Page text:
Bryan Schott's Political BS: The Value of 'No'

Written by Bryan Schott on . Posted in Today At Utah Policy

Sen. Mike Lee’s Quixotic and bizarre attempt to shut down the government to stop Obamacare reminds me of a couple of pointless events from this past weekend.

 

First, a number of parents were complaining on a Facebook page I frequent about the quality of soccer refereeing in Utah youth leagues this year. The main thrust of the discussion was referees were somehow costing their kids’ teams games. Not that their kids were outplayed, or the other team had better talent. It was the referees that were totally affecting the outcome of the games.

Then, the same thing happened after BYU lost to Utah. Cougar fans pelted the officials with garbage while they left the field after the game. Better to blame them than the fact Utah was the superior team on the field Saturday night.

How does this relate to Lee’s effort?

It’s part of a larger societal trend - where nobody can accept “no” for an answer. Can Lee stop Obamacare? No. Did your kid’s soccer team play well enough to win? No. Are the Cougars better than the Utes? No.

However many ways the answer “no” is presented to them with evidence to back it up, they can’t accept the answer as being true.

That inability to be okay with a “no” is one of the reasons why our politics are so broken. The Affordable Care Act passed Congress with a majority in both houses. The president won, yet opponents continue to push for another bite at the apple. The current effort to stop it, no matter the cost, is simply a toddler’s temper tantrum writ large. Instead of “I’m gonna take my ball and go home because you’re beating me,” we get “I’m gonna shut down the government because I can’t win any other way.”

It’s cheating, and Sen. Lee, along with Sen. Ted Cruz of Texas, are being egged on by a chorus of sore losers. They’ve already lost the war, but they continue to fight on over overwhelming evidence to the contrary.

Saying “no” to someone is hard, and accepting it as an answer is even more difficult.

Nobody likes to lose, but learning how to do it with grace and aplomb is rapidly fading. Maybe this is why our political system is so broken now - an inability to accept defeat. If you look like you’re giving in, the extremes on the right and left will scream bloody murder.

I think the last time the label of “sore loser” worked in politics was the 2000 election between Al Gore and George W. Bush. During the whole hanging-chad, court battle, recount rigmarole, Bush’s supporters mocked the Gore/Lieberman ticket as “Sore Loserman.” That stuck fast to the two, and basically shaped public opinion during the fight.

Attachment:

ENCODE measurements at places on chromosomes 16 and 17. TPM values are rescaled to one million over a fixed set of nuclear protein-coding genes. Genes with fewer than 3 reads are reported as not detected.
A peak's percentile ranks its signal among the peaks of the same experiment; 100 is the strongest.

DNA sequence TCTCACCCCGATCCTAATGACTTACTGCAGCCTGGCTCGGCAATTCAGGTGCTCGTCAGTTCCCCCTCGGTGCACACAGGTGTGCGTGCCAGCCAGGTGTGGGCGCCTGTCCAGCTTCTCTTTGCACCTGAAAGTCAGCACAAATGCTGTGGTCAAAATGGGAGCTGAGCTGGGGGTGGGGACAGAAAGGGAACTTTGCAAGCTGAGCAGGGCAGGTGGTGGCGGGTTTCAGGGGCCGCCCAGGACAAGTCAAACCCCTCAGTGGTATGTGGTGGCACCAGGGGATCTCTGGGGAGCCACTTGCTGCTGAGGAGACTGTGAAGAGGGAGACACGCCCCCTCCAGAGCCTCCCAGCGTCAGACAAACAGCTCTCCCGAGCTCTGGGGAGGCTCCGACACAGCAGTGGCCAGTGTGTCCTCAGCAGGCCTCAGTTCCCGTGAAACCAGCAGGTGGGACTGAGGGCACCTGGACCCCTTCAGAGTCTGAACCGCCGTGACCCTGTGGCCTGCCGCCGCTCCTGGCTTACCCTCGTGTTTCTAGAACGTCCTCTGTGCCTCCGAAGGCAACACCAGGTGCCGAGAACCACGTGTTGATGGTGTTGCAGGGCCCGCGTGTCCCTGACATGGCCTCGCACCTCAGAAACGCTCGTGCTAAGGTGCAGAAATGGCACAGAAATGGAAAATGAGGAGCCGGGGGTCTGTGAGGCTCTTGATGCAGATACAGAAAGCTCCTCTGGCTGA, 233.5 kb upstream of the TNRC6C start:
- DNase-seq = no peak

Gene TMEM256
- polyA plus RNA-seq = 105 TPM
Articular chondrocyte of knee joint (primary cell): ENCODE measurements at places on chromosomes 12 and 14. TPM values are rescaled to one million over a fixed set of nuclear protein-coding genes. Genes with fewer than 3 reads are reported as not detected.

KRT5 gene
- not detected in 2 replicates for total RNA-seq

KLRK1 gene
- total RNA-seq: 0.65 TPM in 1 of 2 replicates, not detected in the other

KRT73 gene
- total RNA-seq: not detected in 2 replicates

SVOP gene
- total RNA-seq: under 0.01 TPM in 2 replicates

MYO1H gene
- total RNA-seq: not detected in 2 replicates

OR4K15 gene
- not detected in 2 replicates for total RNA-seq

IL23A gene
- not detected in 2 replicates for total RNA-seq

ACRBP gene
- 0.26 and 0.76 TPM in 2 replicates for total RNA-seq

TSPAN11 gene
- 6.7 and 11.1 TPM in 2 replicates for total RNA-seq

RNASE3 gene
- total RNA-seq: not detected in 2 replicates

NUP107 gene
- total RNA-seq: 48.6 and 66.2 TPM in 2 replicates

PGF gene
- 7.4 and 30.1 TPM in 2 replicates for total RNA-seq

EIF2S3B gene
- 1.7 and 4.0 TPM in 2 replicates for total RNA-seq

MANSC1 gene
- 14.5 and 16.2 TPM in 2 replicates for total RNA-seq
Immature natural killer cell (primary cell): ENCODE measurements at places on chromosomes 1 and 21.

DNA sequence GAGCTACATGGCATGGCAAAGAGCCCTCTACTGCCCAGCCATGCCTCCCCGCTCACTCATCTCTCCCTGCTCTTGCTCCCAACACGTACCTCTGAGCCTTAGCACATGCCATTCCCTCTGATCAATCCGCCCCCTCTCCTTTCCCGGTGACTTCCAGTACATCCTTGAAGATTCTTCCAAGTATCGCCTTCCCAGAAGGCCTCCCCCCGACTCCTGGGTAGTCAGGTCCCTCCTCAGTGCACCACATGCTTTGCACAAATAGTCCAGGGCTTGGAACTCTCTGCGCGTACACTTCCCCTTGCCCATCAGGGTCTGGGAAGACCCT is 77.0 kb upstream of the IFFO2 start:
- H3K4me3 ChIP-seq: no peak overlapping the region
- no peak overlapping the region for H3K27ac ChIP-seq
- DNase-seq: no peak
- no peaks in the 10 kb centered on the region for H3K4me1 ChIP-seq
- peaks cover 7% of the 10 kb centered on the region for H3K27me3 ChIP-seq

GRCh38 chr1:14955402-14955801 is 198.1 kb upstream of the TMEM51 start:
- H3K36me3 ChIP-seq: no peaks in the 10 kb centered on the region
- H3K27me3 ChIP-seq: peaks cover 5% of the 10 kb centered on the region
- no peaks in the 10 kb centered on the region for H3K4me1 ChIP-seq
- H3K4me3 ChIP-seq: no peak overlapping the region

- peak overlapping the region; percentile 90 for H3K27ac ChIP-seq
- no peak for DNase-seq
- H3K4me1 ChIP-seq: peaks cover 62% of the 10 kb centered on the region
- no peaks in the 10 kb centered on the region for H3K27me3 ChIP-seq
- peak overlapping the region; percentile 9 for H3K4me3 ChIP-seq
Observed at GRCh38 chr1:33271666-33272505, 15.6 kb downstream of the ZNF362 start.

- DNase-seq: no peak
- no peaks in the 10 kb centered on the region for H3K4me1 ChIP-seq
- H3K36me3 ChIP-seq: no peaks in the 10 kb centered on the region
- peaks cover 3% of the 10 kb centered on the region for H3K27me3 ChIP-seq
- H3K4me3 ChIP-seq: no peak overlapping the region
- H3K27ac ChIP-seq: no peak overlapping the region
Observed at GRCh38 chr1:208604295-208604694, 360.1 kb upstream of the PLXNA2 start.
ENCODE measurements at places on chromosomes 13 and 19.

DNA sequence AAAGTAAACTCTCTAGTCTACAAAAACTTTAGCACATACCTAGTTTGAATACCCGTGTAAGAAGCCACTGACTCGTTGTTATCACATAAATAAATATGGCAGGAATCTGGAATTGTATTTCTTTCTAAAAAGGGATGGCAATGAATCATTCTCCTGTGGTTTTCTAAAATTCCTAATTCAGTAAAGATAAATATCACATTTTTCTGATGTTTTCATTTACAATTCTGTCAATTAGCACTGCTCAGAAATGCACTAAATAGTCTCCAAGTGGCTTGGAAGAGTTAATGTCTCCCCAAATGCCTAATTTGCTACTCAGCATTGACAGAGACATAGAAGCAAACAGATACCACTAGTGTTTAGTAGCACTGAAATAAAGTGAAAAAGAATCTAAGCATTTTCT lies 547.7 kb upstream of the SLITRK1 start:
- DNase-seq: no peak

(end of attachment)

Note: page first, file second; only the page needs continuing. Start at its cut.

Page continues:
Now we have the Tea Party directing political traffic from the extremes, threatening to punish anyone who dares stray from orthodoxy.

The online echo chamber reinforces this. Steven Strauss, an advanced leadership fellow at Harvard wrote in the Huffington Post:

“(Americans) believe what we want to believe, and we selectively filter out information contradicting our preferences.

That’s why Lee and his supporters keep trying to change an already decided outcome - “America couldn’t possibly support something like Obamacare.” That’s why sports parents and Cougar fans blame the refs - “Our team couldn’t possibly have lost if everything were fair and square.”

When “American Idol” was still a thing people watched, my favorite part was the auditions. It was always telling to see how people without a lick of singing talent reacted to being told they weren’t good enough. It was probably the first time someone told them no in their entire lives - and the result wasn’t pretty. The judges were “wrong” or “stupid” or “didn’t know what they were talking about.” No introspection. No self-evaluation. It must be someone else’s fault.

Losing gives you two paths to follow. You can blame everyone else (voters, judges, referees, the other team), or you can look at why you lost (your ideas, your talent level, your strategy). Blaming others is easier. Blaming yourself is much more difficult and painful.

Learning to lose is an important lesson. Sadly, we are not teaching it much anymore in America. By and large, when you lose a political battle, it means most people wanted something else. When you continue to fight that battle, it proves you’re a sore loser at best and delusional at worst.

Vince Lombardi famously said “It’s not whether you get knocked down, it’s whether you get back up.” How can you get back up when you refuse to acknowledge you’ve been knocked down in the first place?

 


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